Addiction is defined as a chronic, relapsing disorder characterized by compulsive drug seeking and use despite adverse consequences. When a person is in active addiction, all they care about is getting and doing their drug of choice. Addicts will also surround themselves with other addicts as another way to remain comfortable with their existence as an addict. Drug cultures and lifestyles all have the same goal, to get drugs and remain high for as long as possible.
What is Fear?
Fear is defined as an unpleasant feeling triggered by the perception of danger, real or imagined. For many addicts, leaving their drug-fueled lifestyle as well as being asked to stop doing drugs is why so many people never get help. They are simply afraid of taking the leap into the unknown; into the world of recovery. The disease of addiction is insidious; addicts live in a state of fear and are unaware of it. When an addict is high, all of their uncomfortable feelings disappear. Take that away, and they are often paralyzed with fear.
The fears that addicts have about going to treatment include fear of withdrawal symptoms, loss of friends or relationships, fear of change, fear of rejection, fear of how to handle life without the use of substances. Addicts also face the fear of consequences. When an addict gets clean and sober, they also return to reality. Facing legal matters, cleaning up physical damage they made to their house or another’s, needing to reunite with estranged family members, former employers, and accepting responsibility for all the actions they took while under the influence.
Another fear that prevents many addicts from getting help for their addiction is judgment. Although the stigma that addicts receive from society has indeed lessened in the many years of the lasting opioid epidemic, substance abuse is still very looked down on. The fact is that addiction ruins lives and make addicts lie, cheat, and steal, even from loved ones.
Most addicts wreck their lives because of substance abuse and have to pick up the broken pieces afterward. The amount of fear that addicts have about going to treatment is extensive and yet, very normal. However, of all the fears that addicts have about going to treatment, there is one helpful one. The fears of remaining an addict forever and repeating the downward spiral of addiction until death or prison or worse, and yes, there is worse.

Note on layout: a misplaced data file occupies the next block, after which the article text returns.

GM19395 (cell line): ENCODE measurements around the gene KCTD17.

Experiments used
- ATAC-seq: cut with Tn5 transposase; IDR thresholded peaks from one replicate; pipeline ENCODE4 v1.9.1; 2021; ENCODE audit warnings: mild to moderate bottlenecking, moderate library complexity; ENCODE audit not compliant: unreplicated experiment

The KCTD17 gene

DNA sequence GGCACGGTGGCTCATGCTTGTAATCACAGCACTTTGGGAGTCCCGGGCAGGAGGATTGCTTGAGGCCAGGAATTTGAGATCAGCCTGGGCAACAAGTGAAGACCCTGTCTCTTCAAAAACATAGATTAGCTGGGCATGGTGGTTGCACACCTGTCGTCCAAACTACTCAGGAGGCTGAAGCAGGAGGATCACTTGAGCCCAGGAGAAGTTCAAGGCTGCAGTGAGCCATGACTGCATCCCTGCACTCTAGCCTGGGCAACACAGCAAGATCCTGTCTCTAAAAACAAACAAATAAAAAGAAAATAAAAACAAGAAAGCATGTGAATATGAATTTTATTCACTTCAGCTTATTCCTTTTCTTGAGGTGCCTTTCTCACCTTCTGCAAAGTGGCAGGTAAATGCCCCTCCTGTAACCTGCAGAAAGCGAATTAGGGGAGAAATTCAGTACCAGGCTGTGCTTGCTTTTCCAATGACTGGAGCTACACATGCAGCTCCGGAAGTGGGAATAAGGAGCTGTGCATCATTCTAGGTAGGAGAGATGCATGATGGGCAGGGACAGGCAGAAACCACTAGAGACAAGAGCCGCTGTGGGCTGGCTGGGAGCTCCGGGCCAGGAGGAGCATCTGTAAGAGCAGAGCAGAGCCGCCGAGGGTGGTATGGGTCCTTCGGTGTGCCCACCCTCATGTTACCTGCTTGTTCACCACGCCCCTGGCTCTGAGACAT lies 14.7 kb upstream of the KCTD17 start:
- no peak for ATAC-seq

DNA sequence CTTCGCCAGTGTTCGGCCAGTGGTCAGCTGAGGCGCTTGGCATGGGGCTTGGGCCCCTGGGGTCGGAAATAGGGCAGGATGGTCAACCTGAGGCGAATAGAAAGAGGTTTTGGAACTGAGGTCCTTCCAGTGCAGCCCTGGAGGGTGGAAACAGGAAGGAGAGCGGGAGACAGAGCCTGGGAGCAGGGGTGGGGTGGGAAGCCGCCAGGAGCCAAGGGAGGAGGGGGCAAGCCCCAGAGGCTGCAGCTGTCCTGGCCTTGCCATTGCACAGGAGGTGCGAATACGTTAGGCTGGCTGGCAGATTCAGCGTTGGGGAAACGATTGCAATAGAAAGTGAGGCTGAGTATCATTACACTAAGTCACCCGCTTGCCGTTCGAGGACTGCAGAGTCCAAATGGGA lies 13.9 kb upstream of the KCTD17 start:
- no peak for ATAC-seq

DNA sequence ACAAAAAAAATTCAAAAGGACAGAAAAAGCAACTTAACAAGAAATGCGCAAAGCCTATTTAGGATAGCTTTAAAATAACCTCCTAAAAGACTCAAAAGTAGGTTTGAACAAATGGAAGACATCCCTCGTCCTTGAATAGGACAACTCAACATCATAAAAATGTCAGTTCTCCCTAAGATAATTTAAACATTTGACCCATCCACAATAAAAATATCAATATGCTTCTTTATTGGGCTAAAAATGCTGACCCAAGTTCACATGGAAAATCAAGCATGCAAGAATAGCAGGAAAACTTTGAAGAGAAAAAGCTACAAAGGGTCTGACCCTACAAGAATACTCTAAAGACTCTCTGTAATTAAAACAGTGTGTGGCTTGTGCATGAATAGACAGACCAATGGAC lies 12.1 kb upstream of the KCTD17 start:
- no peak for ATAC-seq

There is Good News
The good news is that quality drug treatment programs provide services and counseling that address all of these issues. For a person who is addicted to an opiate drug like heroin, they have every right to fear withdrawal symptoms, as do alcoholics and other types of drug addicts. Medications that diminish and eliminate withdrawal symptoms are now the standard in all professional drug treatment centers. A drug addict or alcoholic who uses to avoid withdrawal symptoms no longer needs to be afraid.
The types of counseling that a professional drug treatment center offers also address these common fears that addicts have about stopping using and going to treatment. Once a person enters recovery, counselors are educated and experienced in how to help walk them through fear and anxiety about the wreckage of their past.
Pick the Right Type of Therapy
Specific types of therapy that are recommended for addicts and alcoholics that teach coping methods and new ways of thinking and behaving which are being applied in recovery programs are Cognitive Behavioral Therapy, group therapy, family therapy, and relapse prevention. Each of these types of therapy target deep-rooted emotions and thoughts that cause addicts to struggle and experience fear. With comprehensive drug treatment that utilizes numerous methods of treatment along with medications prescribed by a medical doctor who specializes in addiction recovery, the fears that addicts have about treatment quickly lessen and usually disappear.
All addicts and alcoholics have fears, and this often is the reason they became addicted to their drug of choice because it temporarily masks these feelings of fear. However, all recovering addicts will eventually realize that their addiction and lifestyle was never positive. All addicts can recover, that is the great truth about recovery. The first step is to rely on the expertise of the professionals who have made addiction recovery their life’s work. They are there to care, protect, help, and guide addicts towards complete freedom from their substance abuse.